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levels, including with environmental regulators, health regulators, and with the oil and gas industry itself. Interestingly, the ANP has also recognized that a catastrophic oil spill can be a public relations disaster, so it has worked hard to raise its public profile and to show the Brazilian public that it takes public health and safety seriously. For its part, IBAMA has also taken a more rigid approach to reviewing applications, to analyzing emergency plans, and to issuing environmental licenses. In addition, IBAMA, together with the Brazilian Navy’s Department of Ports and Coasts (Diretoria de Portos e Costas), the government of the State of Rio de Janeiro, Petrobras, the ANP and others, has organized working groups to define and prescribe improved strategies to prevent accidents, identify risks, and respond to spills. Among other activities, the working groups are preparing a National Contingency Plan for Oil Spills (the Plano Nacional de Contingência para Derrames de Petróleo or “PNC”) and recommending regulations on the use of new drilling and production technology. The PNC has actually been under development since 2000, when a ruptured pipeline at a Brazilian refinery spilled almost 350,000 gallons of oil into Guanabara Bay. Although the final PNC is not expected to be released until sometime in 2012, and neither the working group nor the Brazilian government has released full details of the plan, the PNC is expected to feature an inter-agency spill management committee, which will be headed by the Brazilian Navy and which will include representatives from the ANP and IBAMA. The PNC will coordinate spill prevention, cleanup and punishment, similar to inter-agency arrangements in the United States. The PNC is also expected to be financed by a fund of up to R$ 1 billion (US$ 547 million) that will be established by the Brazilian government. Some experts have expressed concern that, unless the fund receives ongoing financing, it could turn into nothing more than a static contingency fund. Those same experts point out that R$1 billion would not be nearly enough money to contain a disaster on the scale of Macondo, and have recommended that the PNC be funded with a per-barrelproduced fee, like the U.S. Oil Leak Responsibility Fund. Some of those same oil and gas industry experts have also recommended that the best way for the Brazilian government to respond to Macondo would be to improve the training and capability of the Brazilian Navy, the ANP, IBAMA and other regulators to enforce existing rules and to respond to a similar disaster, and to continue to invest in acquiring and deploying technology, such as satellitebased oil spill monitoring system and remote sensing devices. Recent Brazilian Oil Spills But could additional changes be coming soon in Brazil? Recent offshore spills in Brazil have conjured vivid memories of the Macondo disaster, and there has already been significant political and even legal fallout. In November, 2011, nearly 3,000 barrels of crude spilled into the Atlantic from the Frade field in the Campos Basin, located 370 kilometers off the coast of the State of Rio de Janeiro and 1,200 meters beneath the ocean surface. Although the spill was brought under control within four days, Brazilian regulators and government officials strongly criticized the operator for allegedly failing to share full information about the spill in its early stages and for allegedly failing to keep emergency equipment on hand to deal with the spill. Under significant political pressure, IBAMA was quick to impose a fine of US$ 28 million for environmental damages and US$ 5.4 million for failures in the operator’s emergency plan.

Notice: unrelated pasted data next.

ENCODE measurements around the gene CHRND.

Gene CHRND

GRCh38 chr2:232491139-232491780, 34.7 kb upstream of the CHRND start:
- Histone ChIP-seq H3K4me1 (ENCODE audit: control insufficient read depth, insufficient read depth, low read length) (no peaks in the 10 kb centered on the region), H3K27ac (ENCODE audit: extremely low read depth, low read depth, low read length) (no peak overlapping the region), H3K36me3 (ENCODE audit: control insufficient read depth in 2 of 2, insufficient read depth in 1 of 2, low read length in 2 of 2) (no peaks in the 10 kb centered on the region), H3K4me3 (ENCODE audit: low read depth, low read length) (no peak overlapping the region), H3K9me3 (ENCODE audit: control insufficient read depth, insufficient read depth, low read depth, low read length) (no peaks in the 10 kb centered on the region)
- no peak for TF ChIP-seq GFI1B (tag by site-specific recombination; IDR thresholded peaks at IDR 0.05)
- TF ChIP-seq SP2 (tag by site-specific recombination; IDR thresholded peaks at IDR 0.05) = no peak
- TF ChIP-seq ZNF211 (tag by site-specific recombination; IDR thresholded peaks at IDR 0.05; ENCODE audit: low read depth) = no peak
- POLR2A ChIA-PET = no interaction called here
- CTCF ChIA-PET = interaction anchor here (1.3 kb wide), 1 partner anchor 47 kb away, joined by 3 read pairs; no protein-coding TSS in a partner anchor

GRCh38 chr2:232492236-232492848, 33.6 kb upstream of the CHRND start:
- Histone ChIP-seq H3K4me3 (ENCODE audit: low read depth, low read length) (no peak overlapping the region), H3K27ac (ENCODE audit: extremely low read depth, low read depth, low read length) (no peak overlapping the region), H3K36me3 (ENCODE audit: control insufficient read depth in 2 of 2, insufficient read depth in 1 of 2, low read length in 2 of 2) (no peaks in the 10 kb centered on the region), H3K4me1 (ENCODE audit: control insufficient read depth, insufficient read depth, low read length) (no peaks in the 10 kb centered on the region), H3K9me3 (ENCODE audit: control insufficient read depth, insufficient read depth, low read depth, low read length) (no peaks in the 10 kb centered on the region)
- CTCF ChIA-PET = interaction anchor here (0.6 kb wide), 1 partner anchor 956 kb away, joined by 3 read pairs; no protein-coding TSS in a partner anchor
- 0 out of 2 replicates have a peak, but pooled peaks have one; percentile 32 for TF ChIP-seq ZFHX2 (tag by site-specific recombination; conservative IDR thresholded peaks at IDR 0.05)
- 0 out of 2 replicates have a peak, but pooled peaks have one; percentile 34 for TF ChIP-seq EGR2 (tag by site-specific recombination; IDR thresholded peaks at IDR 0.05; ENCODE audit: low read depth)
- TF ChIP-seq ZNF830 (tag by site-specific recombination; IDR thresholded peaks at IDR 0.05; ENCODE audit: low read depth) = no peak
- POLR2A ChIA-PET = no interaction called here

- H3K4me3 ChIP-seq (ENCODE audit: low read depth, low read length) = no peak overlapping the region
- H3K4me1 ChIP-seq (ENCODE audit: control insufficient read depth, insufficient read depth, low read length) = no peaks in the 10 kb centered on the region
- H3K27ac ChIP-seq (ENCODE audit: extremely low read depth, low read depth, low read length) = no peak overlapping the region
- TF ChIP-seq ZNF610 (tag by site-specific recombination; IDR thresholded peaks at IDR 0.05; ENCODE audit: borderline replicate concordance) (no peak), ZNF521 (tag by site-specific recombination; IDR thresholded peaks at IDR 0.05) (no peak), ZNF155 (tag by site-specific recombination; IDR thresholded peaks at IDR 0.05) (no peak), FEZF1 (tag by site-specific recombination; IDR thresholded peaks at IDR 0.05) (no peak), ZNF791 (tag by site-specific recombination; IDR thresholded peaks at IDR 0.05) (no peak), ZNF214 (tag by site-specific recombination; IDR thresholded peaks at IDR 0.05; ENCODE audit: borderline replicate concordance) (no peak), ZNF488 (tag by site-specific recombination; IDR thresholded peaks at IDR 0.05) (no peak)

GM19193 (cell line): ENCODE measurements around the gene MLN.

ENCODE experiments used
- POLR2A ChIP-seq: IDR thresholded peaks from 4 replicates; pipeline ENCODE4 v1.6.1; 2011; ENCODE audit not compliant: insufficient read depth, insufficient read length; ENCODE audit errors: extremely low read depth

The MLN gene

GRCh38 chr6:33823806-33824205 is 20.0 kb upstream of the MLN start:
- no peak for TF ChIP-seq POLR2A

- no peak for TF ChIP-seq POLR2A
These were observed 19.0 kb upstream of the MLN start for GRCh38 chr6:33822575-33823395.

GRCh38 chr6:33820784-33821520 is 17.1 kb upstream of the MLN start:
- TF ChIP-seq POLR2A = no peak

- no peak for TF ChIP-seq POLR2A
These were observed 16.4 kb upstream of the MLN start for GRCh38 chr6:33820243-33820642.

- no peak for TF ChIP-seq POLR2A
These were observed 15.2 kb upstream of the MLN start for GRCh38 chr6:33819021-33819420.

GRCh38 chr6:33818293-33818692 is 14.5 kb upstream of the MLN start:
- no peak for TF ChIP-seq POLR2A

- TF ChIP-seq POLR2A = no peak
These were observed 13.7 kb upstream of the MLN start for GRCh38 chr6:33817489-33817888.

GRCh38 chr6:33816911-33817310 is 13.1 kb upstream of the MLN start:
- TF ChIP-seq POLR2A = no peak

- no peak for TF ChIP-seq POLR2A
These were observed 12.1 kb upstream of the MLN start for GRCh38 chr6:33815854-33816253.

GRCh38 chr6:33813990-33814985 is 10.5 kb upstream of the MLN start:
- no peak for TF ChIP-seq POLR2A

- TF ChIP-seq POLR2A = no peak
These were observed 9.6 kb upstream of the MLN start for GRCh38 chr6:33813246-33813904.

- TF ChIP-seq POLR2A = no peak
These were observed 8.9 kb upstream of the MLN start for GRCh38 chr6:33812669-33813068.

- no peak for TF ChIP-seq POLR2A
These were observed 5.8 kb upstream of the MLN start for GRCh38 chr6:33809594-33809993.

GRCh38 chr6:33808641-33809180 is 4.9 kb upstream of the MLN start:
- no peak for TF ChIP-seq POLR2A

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As the political smoke from the November, 2011 spill was beginning to clear, a seepage from the Frade field was found in March, 2012. The amount of the seepage was estimated to be less than one barrel of crude, the operator was prompt in reporting the incident, and it wasn’t even clear that the seepage was connected to the November spill. Nevertheless, news of the seepage had the effect of returning the Frade spill to the headlines. A particularly zealous Brazilian federal prosecutor, possibly viewing the Frade spill as an opportunity to make a name for himself, levied criminal charges for “environmental crimes” against 17 individual executives of the operator and one of its key subcontractors, several of whom were non-Brazilian, and asked them to surrender their passports. He also filed a lawsuit against the operator and the subcontractor seeking more than US$ 10.6 billion in environmental damages from the spill, claiming contingency plan failures, calculation errors, inaccuracy in sizing, missing information, improper cleaning and a lack of supervision. Then, less than five months later, the same prosecutor filed a second lawsuit against the operator and the subcontractor for a further US$ 10.6 billion in damages from the seep. Notwithstanding the fact that the seepage was minimal, the prosecutor claimed that the damages from the spill and the seepage should be treated the same. Unsurprisingly, it is widely thought in both Brazilian and international industry circles that the damages amount sought by the two lawsuits is arbitrary and not based on actual environmental damages. Possibly in recognition that the federal prosecutor’s zeal could set a questionable precedent that might have the unintended effect of discouraging international investment in Brazil’s oil and gas industry, there appear to have been efforts in Brazilian political and legal circles to marginalize the prosecutor and remove some of the sensationalism surrounding the Frade spill. Without dismissing any of the charges or lessening the damages sought, the cases were moved to a different court in Rio de Janeiro, which removed them from the prosecutor’s jurisdiction. In addition, a Brazilian court recently denied a request that would have barred the operator and the subcontractor from operating in Brazil. The Brazilian government has also used a more conciliatory tone in recent weeks to discuss joint investigations with the operator into the causes of the spill. A similar accident at an ultra-deepwater drilling platform in January of 2012 spilled almost 160 barrels of crude into the Atlantic Ocean, at a site 300 kilometers off the coast of the State of São Paulo and a water depth of 2,140 meters. Reports suggest that a tube ruptured during a long-term well test at the Carioca Nordeste field, which is one of a cluster of offshore oil discoveries made four miles deep in the Santos Basin. Differently from the Frade spill, the Carioca Nordeste leak is from a well that is operated by Brazil’s national oil company. To date, no fines have been imposed and no other actions of a legal nature have been taken regarding the Carioca Nordeste spill, but that may change. In light of the dramatic actions taken by the Brazilian government and federal prosecutors in connection with the Frade spill and seep, and to avoid allegations that Brazil’s national oil company is being treated more favorably than the international operator, the ANP claims that it will “be even harder” on the state-run company than it was on the Frade operator. These latest accidents, though far smaller in size, severity or effect than the Macondo spill, have turned the Brazilian spotlight back to questions about the safety of offshore drilling. Once again, many Brazilian politicians have called for policies to be adopted immediately to prevent and mitigate accidents, to evaluate whether Brazilian legislation is sufficient, to assess the effectiveness of Brazilian regulators, and to create a center for oil spill prevention, supervision and control. It is almost certain that additional regulatory changes are coming in Brazil.